The study shows how cancer cells take on the guise of immune cells to gain entry to the lymphatic system.
Writing in the journal Oncogene, cancer researchers and immunologists led by the Karolinska Institutet in Stockholm, Sweden, describe how they found cancer cells "disguise themselves" as white blood cells to gain entry to the lymphatic system.
The team suggests the discovery should help develop new drugs to prevent or reduce cancer spread through the lymphatic system.
Metastasis - where cancer spreads to other parts of the body - is the major cause of death from cancer. Cells break off from the primary tumor and travel through the body to set up secondary tumors in vital organs such as the lungs or the liver.
The lymphatic system is a network of nodes and vessels that runs throughout the body. It is an important part of the immune system that helps fight bacteria and other infections and to dispose of old and abnormal cells.
Cancer cells frequently use the lymphatic system to travel to other parts of the body. In breast cancer, for example, swollen lymph nodes are often the first sign of metastasis, and invasion of lymph vessels is usually a better prognostic marker than invasion of blood vessels.
However, it is not clear how tumor cells find their way to lymphatic vessels, as lead investigator Jonas Fuxe, an associate professor in medical biochemistry and biophysics at Karolinska Institutet, explains:
"It's not clear whether there are signals controlling this or whether it's just random. However, in recent years it has become evident that inflammation is a factor that can promote metastasis and that anti-inflammatory drugs may have a certain inhibitory effect on the spread of cancer."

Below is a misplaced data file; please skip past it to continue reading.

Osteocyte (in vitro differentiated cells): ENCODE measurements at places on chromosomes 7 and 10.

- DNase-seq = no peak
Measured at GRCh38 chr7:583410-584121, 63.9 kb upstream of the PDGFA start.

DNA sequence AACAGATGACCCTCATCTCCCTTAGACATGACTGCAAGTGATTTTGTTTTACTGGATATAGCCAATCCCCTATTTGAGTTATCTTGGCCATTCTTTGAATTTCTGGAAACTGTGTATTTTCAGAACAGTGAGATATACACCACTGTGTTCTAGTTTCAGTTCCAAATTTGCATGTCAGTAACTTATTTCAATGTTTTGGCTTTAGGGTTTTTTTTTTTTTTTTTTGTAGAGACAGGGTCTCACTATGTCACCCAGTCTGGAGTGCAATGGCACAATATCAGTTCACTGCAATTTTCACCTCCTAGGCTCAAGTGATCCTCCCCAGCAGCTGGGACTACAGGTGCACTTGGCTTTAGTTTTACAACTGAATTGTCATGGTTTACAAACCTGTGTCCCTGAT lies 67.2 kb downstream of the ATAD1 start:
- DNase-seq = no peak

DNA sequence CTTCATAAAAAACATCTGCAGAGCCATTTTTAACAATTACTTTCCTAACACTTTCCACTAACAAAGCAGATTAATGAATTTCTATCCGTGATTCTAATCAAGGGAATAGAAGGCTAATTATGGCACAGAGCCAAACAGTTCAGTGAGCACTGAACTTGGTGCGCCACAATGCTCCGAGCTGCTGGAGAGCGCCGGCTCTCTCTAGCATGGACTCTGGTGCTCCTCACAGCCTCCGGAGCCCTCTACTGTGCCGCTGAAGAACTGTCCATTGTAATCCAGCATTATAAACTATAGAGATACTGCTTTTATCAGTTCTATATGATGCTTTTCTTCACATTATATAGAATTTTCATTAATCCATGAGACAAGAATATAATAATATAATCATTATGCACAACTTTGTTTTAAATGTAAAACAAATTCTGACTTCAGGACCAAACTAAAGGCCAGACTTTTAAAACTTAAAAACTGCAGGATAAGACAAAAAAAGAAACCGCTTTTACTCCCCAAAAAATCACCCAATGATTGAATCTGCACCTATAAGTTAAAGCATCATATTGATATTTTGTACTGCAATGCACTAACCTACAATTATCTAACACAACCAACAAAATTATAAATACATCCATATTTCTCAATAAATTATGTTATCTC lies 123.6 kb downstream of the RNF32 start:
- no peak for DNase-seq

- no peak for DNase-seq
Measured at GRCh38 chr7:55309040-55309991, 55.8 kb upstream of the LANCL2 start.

TGF-beta gives cancer cells receptors that guide them to lymphatic system
In their paper, Prof. Fuxe and colleagues describe how they found an inflammation protein called TGF-beta (transforming growth factor-beta) can make cancer cells partially take on the guise of immune cells.
TGF-beta supplies the surface of the cancer cells with a receptor normally only displayed by the white blood cells that frequent the lymphatic system.
The "gifted" surface receptors cause the cancer cells to be attracted toward changing concentrations of a substance that binds to the receptors after secretion from lymphatic vessels.
The result is an effective way of targeting lymphatic vessels and migrating to lymph nodes - in the same way as immune cells.
The team believes the finding reveals a link between inflammation and cancer not seen before - a deeper understanding of which may open new avenues for treatment.
Prof. Fuxe says they would now like to find out if cancer cells take on any other immune cell features to enhance their ability to trick the lymphatic system, and how these affect the process of metastasis. He concludes:
"The possibility of preventing or slowing down the spread of cancer cells via the lymphatic system is an attractive one, as it could reduce the risk of metastasis to other organs."
Funds from the Swedish Research Council, the Swedish Cancer Society, the Swedish Society for Medical Research, the Children's Cancer Foundation, and the Nordic Cancer Union helped finance the study.
Meanwhile, Medical News Today recently reported how a discovery about changes in cell DNA may lead to a blood test that predicts cancer years in advance.
In the journal EBioMedicine, a team from Northwestern and Harvard Universities explains how they found distinct patterns of changes in blood telomeres in people who went on to develop cancer years later. Telomeres are the protective ends of DNA strands that stop them unraveling.